Join The VAWA Manual authors, Evangeline Abriel, Ann Block, and Sally Kinoshita, as they discuss the eligibility requirements, application process, and latest practice tips for assisting VAWA self-petitioners in obtaining legal permanent residency through adjustment of status.
Evangeline Abriel, Clinical Professor – Santa Clara University School of Law
Evangeline Abriel a Clinical Professor of Law at Santa Clara University School of Law. Professor Abriel joined the Legal Research, Analysis, and Writing (LARAW) faculty at Santa Clara University School of Law in 2003 and directed the program from 2007 until 2014. In addition to teaching LARAW and Advocacy, she directs the Immigration Appellate Practice Clinic and the law school’s summer legal studies program in Sydney, Australia.
Prior to joining the Santa Clara law faculty, Professor Abriel spent a year in Perth, Western Australia, where she taught at Notre Dame University School of Law and served as a consultant to the Murdoch University Law School Clinic in 1999. Upon returning to the United States, she was a senior attorney with the Catholic Legal Immigration Network, Inc. (CLINIC) in San Francisco. Professor Abriel also served as a clinical professor of law at Loyola University New Orleans from 1983 until 1999, where she practiced law with her students in the areas of immigration, juvenile, domestic, and federal civil rights law and directed the Street Law program, the summer legal studies program in Mexico, and the Mobile Immigration Law Clinic.
In addition to The VAWA Manual, Professor Abriel is the co-author of A Guide for Legal Advocates Providing Services to Victims of Human Trafficking (written for CLINIC and the U.S. Conference of Catholic Bishops under a grant from the Office of Refugee Resettlement). She received her J.D. from Tulane Law School. She writes and speaks frequently on immigration law matters, particularly on immigration relief for refugees and victims of abuse and crime.
Ann Block, ILRC AOD Contract Attorney
Ann Block is an Attorney based in Davis and San Francisco. She has been with ILRC part-time since 2009 and also maintains a private practice in Davis, California. Ann has expertise in family immigration, naturalization and citizenship, VAWA and U visas, removal defense and extensive experience with immigration consequences of criminal convictions. She provides technical assistance through the ILRC’s Attorney of the Day program, mentoring and assisting nonprofit attorneys and staff, public defenders and private attorneys with a wide variety of immigration law questions and cases. She has contributed to several ILRC manuals, including Defending Immigrants in the Ninth Circuit; Families and Immigration; Naturalization and U.S. Citizenship; and Inadmissibility & Deportability, and has authored articles, presented webinars and served as a panelist on marriage immigration issues, adjustment of status, U visas, and criminal immigration for ILRC, American Immigration Lawyers Association (AILA) and the National Immigration Project of the National Lawyers Guild (NIPNLG). Prior to ILRC, Ann gained extensive private and nonprofit experience as a staff attorney for Park & Associates, Catholic Charities in San Mateo, the International Institute of San Francisco and her own solo private practice. Ann has also served on the California State Bar’s Immigration and Nationality Law Commission (INLAC), the entity which certifies attorneys as immigration law specialists, including as both Vice-Chair and Chair of INLAC.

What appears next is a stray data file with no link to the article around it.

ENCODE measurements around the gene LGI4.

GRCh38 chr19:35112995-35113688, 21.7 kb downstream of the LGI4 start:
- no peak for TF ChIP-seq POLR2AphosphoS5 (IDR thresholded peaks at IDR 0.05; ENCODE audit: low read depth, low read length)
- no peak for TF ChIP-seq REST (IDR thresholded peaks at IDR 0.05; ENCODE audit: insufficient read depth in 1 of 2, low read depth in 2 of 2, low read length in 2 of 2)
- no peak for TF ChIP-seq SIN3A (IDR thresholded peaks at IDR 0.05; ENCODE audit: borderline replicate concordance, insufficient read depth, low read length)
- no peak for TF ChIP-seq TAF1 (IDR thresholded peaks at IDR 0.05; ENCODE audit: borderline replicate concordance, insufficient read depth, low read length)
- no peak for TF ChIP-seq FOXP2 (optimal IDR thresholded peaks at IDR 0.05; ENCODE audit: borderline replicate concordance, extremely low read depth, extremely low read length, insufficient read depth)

Ann earned her law degree from the University of California at Davis where she represented clients through the Prison Law Clinic and Immigration Law Clinic. She received her undergraduate degree from the University of Nebraska-Lincoln where she double-majored in psychology and political science. Ann is admitted to the bar in California and is conversant in Spanish, with working knowledge of written French.
Sally Kinoshita, ILRC Deputy Director
Sally Kinoshita is the ILRC’s Deputy Director based in San Francisco. She has worked at the ILRC since 2001 and currently manages a number of ILRC’s programs, oversees the ILRC’s marketing and grants work, and leads collaboratives of legal services providers, community based organizations and other sectors. She has co-authored a number of publications including The U Visa: Obtaining Status for Immigrant Victims of Crime (ILRC), The VAWA Manual: Immigration Relief for Abused Immigrants (ILRC), Immigration Benchbook for Juvenile and Family Court Judges (ILRC), and Application of Protection Remedies for Victims of Domestic Abuse, Human Trafficking, and Crime under U.S. Law to Persons Physically Present in the U.S. Territories (Family Violence Prevention Fund).
Prior to working at the ILRC, Sally was a Staff Attorney at Asian Law Caucus and a consultant with ASISTA, the National Immigration Project of the National Lawyers Guild and Family Violence Prevention Fund/Futures Without Violence. During law school, she worked with the UC Davis Immigration Law Clinic, Northern California Coalition for Immigrant Rights, ACLU of Northern California, and California Rural Legal Assistance Foundation.
Sally is currently a member of the Leadership Council of Educators for Fair Consideration (E4FC) and has served as a Federal Bar Association Immigration Law Section Advisory Board Member and Central Valley Immigrant Integration Collaborative (CVIIC) Steering Committee Member.
Sally earned her law degree from the University of California at Davis. She received her undergraduate degree from the University of California at Berkeley, where she majored in sociology. She is admitted to the California bar and is conversant in Spanish.